John Ritenbaugh reiterates that the martyrdom of Stephen, largely instigated by Hellenistic Jews, actually had the paradoxical dramatic effect of spreading the Gospel into Gentile venues, enabling individuals like Cornelius and the Ethiopian Eunuch, upon repentance, belief, and baptism to be added to the fellowship. Even more remarkable in this section of Acts was the miraculous dramatic conversion of the zealous learned Pharisee Saul (virtually handpicked by Jesus Christ and rigorously trained in Arabia for three years) into Paul the Apostle, fashioned (his intense zeal redirected or refocused) for great accomplishment as well as great suffering. Like Jeremiah and John the Baptist, the Apostle Paul was sanctified in his mother's womb, set apart for a specific purpose. At the conclusion of the chapter we find the account of the resurrection of Tabitha (or Dorcas) following Peter's fervent prayer.
John Ritenbaugh continues to reflect on Stephen's incendiary message to fellow Hellenistic Jews (ostensibly given in hopes of their repentance), chastising them for their perennial rejection of prophets and deliverers, including the greatest Deliverer ever sent (namely Jesus Christ), clinging instead superstitiously to the land, the law, and the temple. Stephen's 'untimely' martyrdom and his compassion on his persecutors, followed by the protest reaction against his brutal murder (all part of God's divine plan) resulted in a rapid spreading of the Gospel. The study then focuses upon the influence of Simon Magus, a noted practitioner of sorcery or magic who became impressed with the power of God's Holy Spirit, presumptuously offering Peter money to purchase this power for selfish purposes to control others rather than to serve them. Peter recognized the hypocritical, deceitful, impure motives of this request and responded appropriately.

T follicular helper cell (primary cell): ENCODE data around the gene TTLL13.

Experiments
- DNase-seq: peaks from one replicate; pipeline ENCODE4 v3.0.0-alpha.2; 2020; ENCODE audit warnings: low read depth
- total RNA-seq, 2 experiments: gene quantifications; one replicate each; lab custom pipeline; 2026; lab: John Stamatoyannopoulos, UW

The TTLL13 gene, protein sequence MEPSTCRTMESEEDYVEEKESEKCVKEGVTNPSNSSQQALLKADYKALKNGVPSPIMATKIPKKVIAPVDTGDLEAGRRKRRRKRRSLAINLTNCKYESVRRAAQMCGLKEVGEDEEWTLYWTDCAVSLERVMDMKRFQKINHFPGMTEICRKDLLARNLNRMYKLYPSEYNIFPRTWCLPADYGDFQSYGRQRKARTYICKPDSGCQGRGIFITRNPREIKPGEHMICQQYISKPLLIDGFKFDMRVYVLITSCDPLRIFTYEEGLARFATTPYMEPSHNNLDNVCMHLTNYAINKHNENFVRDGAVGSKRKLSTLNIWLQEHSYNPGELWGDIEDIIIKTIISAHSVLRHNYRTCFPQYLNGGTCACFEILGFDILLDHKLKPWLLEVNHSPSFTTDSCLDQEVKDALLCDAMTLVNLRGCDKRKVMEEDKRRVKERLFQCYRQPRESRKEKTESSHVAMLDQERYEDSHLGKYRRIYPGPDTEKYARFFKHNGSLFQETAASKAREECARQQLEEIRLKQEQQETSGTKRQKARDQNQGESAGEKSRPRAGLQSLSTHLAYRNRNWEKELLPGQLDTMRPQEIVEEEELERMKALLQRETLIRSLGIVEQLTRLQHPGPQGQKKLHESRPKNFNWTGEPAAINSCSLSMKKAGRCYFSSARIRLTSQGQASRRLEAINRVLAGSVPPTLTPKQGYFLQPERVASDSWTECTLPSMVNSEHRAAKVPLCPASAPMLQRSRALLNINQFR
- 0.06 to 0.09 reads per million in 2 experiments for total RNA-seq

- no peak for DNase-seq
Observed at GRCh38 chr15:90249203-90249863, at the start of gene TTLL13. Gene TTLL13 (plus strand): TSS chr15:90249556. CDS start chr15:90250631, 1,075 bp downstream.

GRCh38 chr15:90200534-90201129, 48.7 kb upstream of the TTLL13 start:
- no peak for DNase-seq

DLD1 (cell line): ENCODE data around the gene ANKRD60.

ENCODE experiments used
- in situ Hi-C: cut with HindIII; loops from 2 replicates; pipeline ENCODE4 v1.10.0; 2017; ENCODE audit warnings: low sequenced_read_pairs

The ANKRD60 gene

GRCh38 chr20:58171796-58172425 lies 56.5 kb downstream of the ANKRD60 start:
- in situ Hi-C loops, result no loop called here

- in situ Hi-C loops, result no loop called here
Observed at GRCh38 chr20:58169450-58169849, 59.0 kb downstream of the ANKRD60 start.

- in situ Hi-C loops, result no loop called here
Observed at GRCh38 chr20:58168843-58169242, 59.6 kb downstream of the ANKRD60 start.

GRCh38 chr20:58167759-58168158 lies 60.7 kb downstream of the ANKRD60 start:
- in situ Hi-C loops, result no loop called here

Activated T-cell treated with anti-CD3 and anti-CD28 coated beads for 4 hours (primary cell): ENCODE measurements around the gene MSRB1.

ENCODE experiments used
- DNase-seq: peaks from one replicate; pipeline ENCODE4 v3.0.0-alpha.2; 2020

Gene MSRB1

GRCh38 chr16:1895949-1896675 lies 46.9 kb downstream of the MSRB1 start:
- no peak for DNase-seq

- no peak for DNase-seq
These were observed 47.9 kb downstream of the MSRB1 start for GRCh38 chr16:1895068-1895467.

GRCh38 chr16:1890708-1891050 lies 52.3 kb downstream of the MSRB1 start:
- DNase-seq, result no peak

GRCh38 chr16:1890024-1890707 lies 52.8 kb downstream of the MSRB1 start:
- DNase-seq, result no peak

John Ritenbaugh refutes the erroneous belief that glossolalia (or speaking in tongues) constitutes a sign or condition of having received God's Holy Spirit. The dramatic manifestations in Acts 2 (cloven tongues of fire, rushing wind, and the miracle of speaking and hearing extant languages and dialects) were event specific, and not to be a perennial spectacle in so-called "Tarry meetings." Adherents to the Pentecostal movement try to mimic some of the superficial surface manifestations (noise, commotion, and unintelligible gibberish) rather than follow the teaching given on that day- including repentance, unconditional surrender of our will to God, and keeping His Commandments through the power of His Holy Spirit. Receiving the gift of the Holy Spirit (the power to subdue our carnality and live righteously) is dependent upon repentance and baptism. The ability to speak in tongues, although a legitimate spiritual gift for a very specific purpose, is not the identifying hallmark of God's Holy Spirit.
John Ritenbaugh maintains that our historical and theological roots are advanced in a polished, literary, chronological narrative, perhaps designed as a trial document authored by Luke. It defends the apostle Paul and the early church, with a larger purpose of 1) augmenting or increasing the faith of the saints, setting a pattern for all future generations of the church, demonstrating its continuity with the acts of God in the Old Testament; 2) proclaiming the church's mission and message; 3) showing progress despite seemingly overwhelming opposition; 4) tracing the expansion of the gospel to the Gentiles; and 5) revealing the life and organization of the church, emphasizing the role of the Holy Spirit in the church's formation, growth, and empowerment. Peter's sermon 1) explains the scriptural and prophetic significance of the Pentecost miracle, 2) proclaims the identity, death, and resurrection of Jesus, 3) and calls for repentance, a major condition for receiving God's Spirit.